H Is For Homicide Page 52


’’This driver's license is a fake.’’ He tossed the license on the floor and turned his attention to the other items in the.

’’If it's any of your business, my license was suspended about a month ago,’’ I said snappishly. ’’A friend of mine put this one together for me. You have a problem with that?’’ I crossed the room and snatched it from the floor, plucking the plastic pouch from him in the same agitated movement.

’’I don't have a problem,’’ he said. He seemed amused by my display of temper. ’’How'd you get your license yanked?’’

’’I was picked up on a DUI. Two of 'em since June. ’’

I could see him digest the information, undecided at this point whether he believed me or not. ’’What happens if you get stopped by a cop and he runs the fake?’’

’’I'll end up in jail again. What difference does it make?’’

’’So what's your real name?’’

’’What's yours?’’

’’Where's your car at?’’

’’Out of commission. I need some work done on the tranny, but I don't have the bucks.’’

We locked eyes. His were large and darker than I remembered. He needed a shave, his jaw shadowed by a day's growth of beard. He'd changed into casual slacks and a short-sleeved silk shirt in a teal shade that made his eyes look very warm. His taste in clothing was sure classier than his taste in household furnishings. I had to guess he was making money, especially if what Santos said was true. Raymond's neck jerked, after which he turned his head and yelled something with his hand against his mouth as if coughing.

I heard the door to the master bedroom open. A moment later, Bibianna padded into the room. She was barefoot, wearing a short white silk shift that made her skin seem dark by contrast. She stood in the doorway while she lit a cigarette, watching me with interest, her eyes unreadable. She had her hair pulled up in a slatternly knot on the top of her head. Her gaze slid over to Raymond. ’’Where's the telephone?’’

’’It's broken.’’

’’It's not broken. I saw you using it a little while ago.’’

’’Now it is. You don't need it.’’

’’I want to call my mother.’’

’’Some other time,’’ he said.

She pushed away from the doorframe and turned on her heel, disappearing down the hall toward the living room.

He stared after her. A nearly imperceptible tic had started near his mouth. He did a neck roll and moved his right arm in its socket to ease the tension. The man had to be exhausted at the end of a day. He shook his head. ’’I don't get it. I've done everything for her. Bought her clothes. I take her fancy places, get her anything she wants. She doesn't have to lift a finger. She doesn't even have to work. I took her on a big cruise. Did she tell you about that?’’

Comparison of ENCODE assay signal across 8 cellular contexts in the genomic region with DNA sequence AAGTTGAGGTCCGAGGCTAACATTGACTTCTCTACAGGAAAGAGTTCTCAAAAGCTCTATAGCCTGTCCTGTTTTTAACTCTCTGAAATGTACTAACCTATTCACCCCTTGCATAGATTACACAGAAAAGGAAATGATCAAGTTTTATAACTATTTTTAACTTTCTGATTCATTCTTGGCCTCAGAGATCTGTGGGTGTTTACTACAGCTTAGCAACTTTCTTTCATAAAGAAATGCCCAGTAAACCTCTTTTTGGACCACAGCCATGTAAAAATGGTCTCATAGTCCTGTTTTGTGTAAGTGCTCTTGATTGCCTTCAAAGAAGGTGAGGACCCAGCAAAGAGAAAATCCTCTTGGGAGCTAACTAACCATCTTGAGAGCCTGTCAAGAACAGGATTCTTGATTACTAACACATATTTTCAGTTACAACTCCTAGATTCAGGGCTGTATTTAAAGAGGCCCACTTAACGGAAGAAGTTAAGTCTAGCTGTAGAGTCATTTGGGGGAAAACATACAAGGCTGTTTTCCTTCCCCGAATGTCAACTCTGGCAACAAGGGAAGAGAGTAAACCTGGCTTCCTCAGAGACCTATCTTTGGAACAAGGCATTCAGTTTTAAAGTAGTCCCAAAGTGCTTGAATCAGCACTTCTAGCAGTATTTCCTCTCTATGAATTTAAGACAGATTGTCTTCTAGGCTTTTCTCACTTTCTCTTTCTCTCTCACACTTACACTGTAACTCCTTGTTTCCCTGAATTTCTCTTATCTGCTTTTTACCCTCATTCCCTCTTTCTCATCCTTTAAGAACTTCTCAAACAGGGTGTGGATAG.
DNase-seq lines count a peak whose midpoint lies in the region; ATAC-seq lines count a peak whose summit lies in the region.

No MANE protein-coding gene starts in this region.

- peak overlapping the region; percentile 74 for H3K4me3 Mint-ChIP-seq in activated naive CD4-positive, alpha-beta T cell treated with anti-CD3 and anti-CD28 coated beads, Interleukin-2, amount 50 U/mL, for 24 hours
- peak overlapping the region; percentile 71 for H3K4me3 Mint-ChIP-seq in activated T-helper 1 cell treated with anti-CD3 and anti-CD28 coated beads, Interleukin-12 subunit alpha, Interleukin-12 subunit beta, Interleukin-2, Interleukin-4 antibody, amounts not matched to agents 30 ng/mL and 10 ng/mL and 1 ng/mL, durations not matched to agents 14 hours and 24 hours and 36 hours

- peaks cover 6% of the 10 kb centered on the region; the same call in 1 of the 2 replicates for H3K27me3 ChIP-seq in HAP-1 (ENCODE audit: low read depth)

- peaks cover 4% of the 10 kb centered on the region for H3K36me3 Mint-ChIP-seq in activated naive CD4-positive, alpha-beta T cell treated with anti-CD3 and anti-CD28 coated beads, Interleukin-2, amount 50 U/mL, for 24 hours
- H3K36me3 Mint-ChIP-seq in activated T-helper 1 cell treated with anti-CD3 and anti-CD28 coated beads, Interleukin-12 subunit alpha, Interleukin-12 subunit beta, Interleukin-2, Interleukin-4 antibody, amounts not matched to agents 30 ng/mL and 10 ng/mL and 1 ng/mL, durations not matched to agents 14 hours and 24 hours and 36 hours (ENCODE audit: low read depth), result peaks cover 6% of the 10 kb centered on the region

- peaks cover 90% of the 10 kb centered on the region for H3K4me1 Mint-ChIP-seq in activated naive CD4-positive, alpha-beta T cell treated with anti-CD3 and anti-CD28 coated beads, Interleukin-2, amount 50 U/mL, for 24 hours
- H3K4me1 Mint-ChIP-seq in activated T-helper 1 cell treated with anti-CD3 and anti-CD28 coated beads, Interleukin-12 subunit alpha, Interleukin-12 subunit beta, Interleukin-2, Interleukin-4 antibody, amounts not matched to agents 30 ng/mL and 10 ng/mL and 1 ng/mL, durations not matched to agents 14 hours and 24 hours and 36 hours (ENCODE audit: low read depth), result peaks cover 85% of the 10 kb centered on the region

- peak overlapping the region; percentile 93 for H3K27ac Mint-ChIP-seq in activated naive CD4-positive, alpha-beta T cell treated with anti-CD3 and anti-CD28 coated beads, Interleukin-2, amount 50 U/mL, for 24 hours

I shook my head.

’’You ask her. She'll tell you. All the food you could eat. They had a six-foot swan made of ice, this fountain pouring champagne. I get her this apartment. You know what she says to me? It's trash. She hates the place. What's the matter with her?’’ His bafflement was mixed with belligerence. ’’Tell me what I did wrong. Tell me what I have to do yet.’’

’’I'm not exactly an expert on what makes a relationship work.’’

’’You know the problem? I'm too nice. It's the truth. I'm too good to the woman, but I can't help myself. That's just how I am. We were all set to get married. Did she tell you about that?’’

’’You mentioned it, I think.’’

’’She broke my heart and I can't figure out why she did it...’’

’’I got news for you, Raymond. You can't hang on to someone who doesn't want to be here.’’

’’Is that it?’’ He studied me so intently that for a moment I thought I might actually persuade him to let go of her. He shoved his hands in his pockets, his look brooding in the fading light.

’’Raymond?’’ Bibianna called him from the living room. ’’What's this?’’

’’What.’’

A moment later, she reappeared. She had a knife in her hand, a narrow switchblade with a bone handle. The blade was dark with dried blood.

His eyes settled on the knife. ’’Where'd you get that?’’

’’It was on the kitchen counter. This is yours. I recognize it.’’

He held his hand out, ignoring the original question. I thought about the smashed mirror tiles and the broken chair leg, blood splattered on the wall. Hesitantly, Bibianna placed the knife in his hand, her expression troubled. Again, the power had shifted. He pressed a burton on the handle, easing the blade into its slot. He tucked it in his pants pocket. He blinked. He jerked his head to the side and his mouth opened wide.


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